A TROPICAL STATE OF MIND
In this day and age, Bali is on the mustvisit list of any discerning traveller around the world. A paradise with so much more to offer than the stunning beaches, Bali has become a mood lifter, an inspiration, and for some, a way of life.
The People of Bali
Looking beyond the sandy beaches, shimmering sunshine, surf waves, and resorts great and small, the essence of Bali lies in its generous and genuinely warm people. The clichéd Balinese smile holds a certain fun, sly sense of humour behind the smiles. Whether influenced by thriving tourism throughout generations or simply through natural upbringing, the people of Bali are culturally hospitable and welcoming, which is one of the main reasons for international tourists to be so attached to this paradise on earth.
From the peculiar rice-and-petals offerings you'll definitely step on more than a few times a day, to the festive celebrations of friendly locals to the wondrous traditional music and mesmerizing dances in the many temples, you'll witness more than your share of fascinating local activities.
Located right next door, Lombok is a largely undiscovered island nearly as big as Bali. From its volcanic centre to untouched scenic beaches such as Mawun, it rewards travellers who want to explore. Many climbers are drawn to Indonesia's second-highest volcano, the mighty Gunung Rinjani. Rivers and waterfalls gush down its fissured slopes, while its summit — complete with hot springs and a dazzling crater lake — is the ultimate trekker's prize.
On Bali you can lose yourself in the chaos of Kuta or the sybaritic pleasures of Seminyak and Kerobokan, surf wild beaches in the south or just hangout on Nusa Lembongan. You can go
family friendly in Sanur or savour a lavish getaway on the Bukit Peninsula. Ubud is the heart of Bali, a place where the spirit and culture of the island are most accessible. It shares the island's most beautiful rice fields and ancient monuments with east and west Bali.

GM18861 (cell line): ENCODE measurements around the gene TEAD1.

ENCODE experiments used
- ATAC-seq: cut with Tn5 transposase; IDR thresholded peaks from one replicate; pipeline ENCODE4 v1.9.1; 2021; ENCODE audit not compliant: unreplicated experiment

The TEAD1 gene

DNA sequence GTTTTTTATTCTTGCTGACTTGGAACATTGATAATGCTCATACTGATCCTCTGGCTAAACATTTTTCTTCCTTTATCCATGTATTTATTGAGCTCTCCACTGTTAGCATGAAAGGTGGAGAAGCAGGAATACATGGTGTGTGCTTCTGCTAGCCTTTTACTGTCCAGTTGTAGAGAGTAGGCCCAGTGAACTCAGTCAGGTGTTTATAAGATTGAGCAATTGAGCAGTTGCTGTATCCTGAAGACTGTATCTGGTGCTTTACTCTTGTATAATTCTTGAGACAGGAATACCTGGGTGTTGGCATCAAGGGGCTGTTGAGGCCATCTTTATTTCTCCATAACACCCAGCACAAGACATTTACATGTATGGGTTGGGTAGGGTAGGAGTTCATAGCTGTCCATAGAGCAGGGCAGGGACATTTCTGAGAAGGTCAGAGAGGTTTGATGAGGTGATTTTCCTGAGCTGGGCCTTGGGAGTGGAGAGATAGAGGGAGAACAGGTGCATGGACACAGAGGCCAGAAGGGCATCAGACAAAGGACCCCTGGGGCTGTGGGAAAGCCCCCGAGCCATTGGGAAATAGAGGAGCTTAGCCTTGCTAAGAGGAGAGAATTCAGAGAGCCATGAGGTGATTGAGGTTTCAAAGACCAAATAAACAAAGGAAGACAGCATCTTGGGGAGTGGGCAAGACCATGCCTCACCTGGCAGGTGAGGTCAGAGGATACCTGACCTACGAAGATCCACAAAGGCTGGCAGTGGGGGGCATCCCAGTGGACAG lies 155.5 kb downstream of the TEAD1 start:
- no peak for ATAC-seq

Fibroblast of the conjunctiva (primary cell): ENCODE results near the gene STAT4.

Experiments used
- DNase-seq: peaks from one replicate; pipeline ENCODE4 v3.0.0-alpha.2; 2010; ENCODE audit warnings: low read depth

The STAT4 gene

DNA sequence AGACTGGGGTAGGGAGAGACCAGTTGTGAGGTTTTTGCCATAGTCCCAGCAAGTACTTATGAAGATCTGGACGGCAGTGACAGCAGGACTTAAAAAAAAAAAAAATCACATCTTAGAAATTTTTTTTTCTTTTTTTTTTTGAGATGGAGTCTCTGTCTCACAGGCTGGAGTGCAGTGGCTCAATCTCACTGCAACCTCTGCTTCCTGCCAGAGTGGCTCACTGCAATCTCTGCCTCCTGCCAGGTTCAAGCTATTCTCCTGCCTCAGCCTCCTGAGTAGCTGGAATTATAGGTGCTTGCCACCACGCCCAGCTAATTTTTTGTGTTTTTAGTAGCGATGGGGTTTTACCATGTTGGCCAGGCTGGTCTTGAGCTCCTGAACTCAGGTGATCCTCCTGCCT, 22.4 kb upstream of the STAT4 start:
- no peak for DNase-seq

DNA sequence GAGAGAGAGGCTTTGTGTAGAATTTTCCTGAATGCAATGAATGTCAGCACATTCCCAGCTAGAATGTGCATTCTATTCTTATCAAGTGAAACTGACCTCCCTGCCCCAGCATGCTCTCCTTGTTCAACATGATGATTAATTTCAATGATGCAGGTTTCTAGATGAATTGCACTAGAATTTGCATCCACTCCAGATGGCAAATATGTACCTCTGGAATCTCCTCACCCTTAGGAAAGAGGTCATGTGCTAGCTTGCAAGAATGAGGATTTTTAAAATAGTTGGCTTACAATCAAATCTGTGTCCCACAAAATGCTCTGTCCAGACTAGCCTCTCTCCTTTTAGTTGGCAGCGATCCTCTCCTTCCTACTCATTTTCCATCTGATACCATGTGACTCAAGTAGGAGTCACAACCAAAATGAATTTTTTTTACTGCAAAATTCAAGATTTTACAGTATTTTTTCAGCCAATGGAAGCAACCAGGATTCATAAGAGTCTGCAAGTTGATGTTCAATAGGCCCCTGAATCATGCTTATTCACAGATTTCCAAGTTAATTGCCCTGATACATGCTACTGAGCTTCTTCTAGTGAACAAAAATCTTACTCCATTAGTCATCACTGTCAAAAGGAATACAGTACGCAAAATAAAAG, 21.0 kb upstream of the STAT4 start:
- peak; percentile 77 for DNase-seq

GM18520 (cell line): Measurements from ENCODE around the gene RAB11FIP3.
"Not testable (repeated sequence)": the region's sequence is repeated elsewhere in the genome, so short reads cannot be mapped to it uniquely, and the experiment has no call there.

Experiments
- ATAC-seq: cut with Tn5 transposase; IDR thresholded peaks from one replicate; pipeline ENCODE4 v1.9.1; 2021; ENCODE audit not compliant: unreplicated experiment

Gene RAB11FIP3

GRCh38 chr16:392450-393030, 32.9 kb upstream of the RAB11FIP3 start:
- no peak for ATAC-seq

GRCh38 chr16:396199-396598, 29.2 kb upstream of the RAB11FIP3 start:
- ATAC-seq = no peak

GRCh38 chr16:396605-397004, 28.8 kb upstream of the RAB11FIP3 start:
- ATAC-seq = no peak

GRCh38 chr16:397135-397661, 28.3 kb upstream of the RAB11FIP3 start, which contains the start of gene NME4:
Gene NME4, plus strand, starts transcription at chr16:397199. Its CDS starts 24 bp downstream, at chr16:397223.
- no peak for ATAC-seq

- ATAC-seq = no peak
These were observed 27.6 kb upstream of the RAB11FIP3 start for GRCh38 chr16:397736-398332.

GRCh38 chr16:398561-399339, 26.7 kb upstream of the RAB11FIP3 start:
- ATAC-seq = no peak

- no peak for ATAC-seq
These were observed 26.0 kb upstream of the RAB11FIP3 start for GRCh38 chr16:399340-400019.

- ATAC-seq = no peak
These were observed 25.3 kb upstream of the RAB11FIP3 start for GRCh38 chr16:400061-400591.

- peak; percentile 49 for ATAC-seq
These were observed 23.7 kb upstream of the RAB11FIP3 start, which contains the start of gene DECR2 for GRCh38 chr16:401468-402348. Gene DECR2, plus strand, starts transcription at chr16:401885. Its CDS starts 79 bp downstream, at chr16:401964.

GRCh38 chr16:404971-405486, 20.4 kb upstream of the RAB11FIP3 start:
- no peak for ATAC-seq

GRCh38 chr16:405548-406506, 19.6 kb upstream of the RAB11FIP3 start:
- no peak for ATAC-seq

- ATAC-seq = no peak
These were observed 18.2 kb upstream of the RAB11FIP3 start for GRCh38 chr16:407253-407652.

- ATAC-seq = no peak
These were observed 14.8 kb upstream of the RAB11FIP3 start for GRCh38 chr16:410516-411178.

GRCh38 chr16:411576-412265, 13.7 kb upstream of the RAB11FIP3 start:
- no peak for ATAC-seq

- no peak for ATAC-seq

The middle of Bali is dominated by the dramatic volcanoes of the central mountains and hillside temples such as Pura Luhur Batukaru (one of the island's estimated 10,000 temples). North and west Bali are thinly populated but have the kind of diving and surfing that make any journey worthwhile. Bali is abundantly rich in art and culture of various forms and expressions. Traditional kecak dance is an enchanting form of cultural entertainment that's worth watching at least once for any traveller. The gorgeous setting at Pura Luhur Uluwatu in a small amphitheatre in a leafy part of the grounds makes it one of the more evocative on the island.
If you're looking for a touch of modern art, head to Museum Puri Lukisan in Ubud, the place where the modern Balinese art movement supposedly started. Are you a fan of the outdoors and looking to experience what the island has to offer? The northern coast offers a series of waterfalls more than 20 metres high, jungle grottos, as well as coffee and vanilla plantations in a hiking and trekking trip that can last from three to seven hours long. And of course, there's nothing wrong with some good old white sandy beach and plenty of sun. There are an infinite number of beach retreats and marine activities to do in Bali. One surfer's paradise would be Balian beach, a rolling area of dunes and knolls overlooking pounding surf where you can wander between beachfront cafes or talk surf over sunset and cocktails. One of the three Gilis over at Lombok also offers pristine beaches and spectacular spots to snorkel, dive or fish.